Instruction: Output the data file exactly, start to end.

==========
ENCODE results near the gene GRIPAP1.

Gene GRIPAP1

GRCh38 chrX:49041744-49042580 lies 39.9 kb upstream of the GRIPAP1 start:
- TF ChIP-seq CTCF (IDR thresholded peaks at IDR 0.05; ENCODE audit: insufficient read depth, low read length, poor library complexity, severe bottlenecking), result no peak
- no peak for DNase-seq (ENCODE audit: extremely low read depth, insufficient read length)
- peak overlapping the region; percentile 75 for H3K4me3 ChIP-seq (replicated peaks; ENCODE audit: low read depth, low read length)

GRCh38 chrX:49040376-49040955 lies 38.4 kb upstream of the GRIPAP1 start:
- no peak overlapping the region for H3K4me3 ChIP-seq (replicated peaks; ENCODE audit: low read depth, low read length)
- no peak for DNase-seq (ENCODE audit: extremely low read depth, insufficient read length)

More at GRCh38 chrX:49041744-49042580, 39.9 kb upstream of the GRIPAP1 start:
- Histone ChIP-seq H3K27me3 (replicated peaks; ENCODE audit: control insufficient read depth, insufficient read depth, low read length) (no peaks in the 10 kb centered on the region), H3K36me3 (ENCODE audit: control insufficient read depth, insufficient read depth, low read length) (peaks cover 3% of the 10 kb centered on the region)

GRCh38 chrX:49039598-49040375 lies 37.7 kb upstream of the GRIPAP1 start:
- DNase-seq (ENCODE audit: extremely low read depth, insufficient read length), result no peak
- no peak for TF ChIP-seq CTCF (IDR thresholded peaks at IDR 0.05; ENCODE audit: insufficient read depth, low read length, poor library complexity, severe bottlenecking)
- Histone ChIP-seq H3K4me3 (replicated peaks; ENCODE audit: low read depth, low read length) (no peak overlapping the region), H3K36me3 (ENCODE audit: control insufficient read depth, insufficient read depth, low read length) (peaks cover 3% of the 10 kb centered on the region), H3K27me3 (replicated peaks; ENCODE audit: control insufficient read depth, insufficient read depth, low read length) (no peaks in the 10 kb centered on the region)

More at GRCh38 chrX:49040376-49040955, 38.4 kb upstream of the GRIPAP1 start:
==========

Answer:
ENCODE results near the gene GRIPAP1.

Gene GRIPAP1

GRCh38 chrX:49041744-49042580 lies 39.9 kb upstream of the GRIPAP1 start:
- TF ChIP-seq CTCF (IDR thresholded peaks at IDR 0.05; ENCODE audit: insufficient read depth, low read length, poor library complexity, severe bottlenecking), result no peak
- no peak for DNase-seq (ENCODE audit: extremely low read depth, insufficient read length)
- peak overlapping the region; percentile 75 for H3K4me3 ChIP-seq (replicated peaks; ENCODE audit: low read depth, low read length)

GRCh38 chrX:49040376-49040955 lies 38.4 kb upstream of the GRIPAP1 start:
- no peak overlapping the region for H3K4me3 ChIP-seq (replicated peaks; ENCODE audit: low read depth, low read length)
- no peak for DNase-seq (ENCODE audit: extremely low read depth, insufficient read length)

More at GRCh38 chrX:49041744-49042580, 39.9 kb upstream of the GRIPAP1 start:
- Histone ChIP-seq H3K27me3 (replicated peaks; ENCODE audit: control insufficient read depth, insufficient read depth, low read length) (no peaks in the 10 kb centered on the region), H3K36me3 (ENCODE audit: control insufficient read depth, insufficient read depth, low read length) (peaks cover 3% of the 10 kb centered on the region)

GRCh38 chrX:49039598-49040375 lies 37.7 kb upstream of the GRIPAP1 start:
- DNase-seq (ENCODE audit: extremely low read depth, insufficient read length), result no peak
- no peak for TF ChIP-seq CTCF (IDR thresholded peaks at IDR 0.05; ENCODE audit: insufficient read depth, low read length, poor library complexity, severe bottlenecking)
- Histone ChIP-seq H3K4me3 (replicated peaks; ENCODE audit: low read depth, low read length) (no peak overlapping the region), H3K36me3 (ENCODE audit: control insufficient read depth, insufficient read depth, low read length) (peaks cover 3% of the 10 kb centered on the region), H3K27me3 (replicated peaks; ENCODE audit: control insufficient read depth, insufficient read depth, low read length) (no peaks in the 10 kb centered on the region)

More at GRCh38 chrX:49040376-49040955, 38.4 kb upstream of the GRIPAP1 start: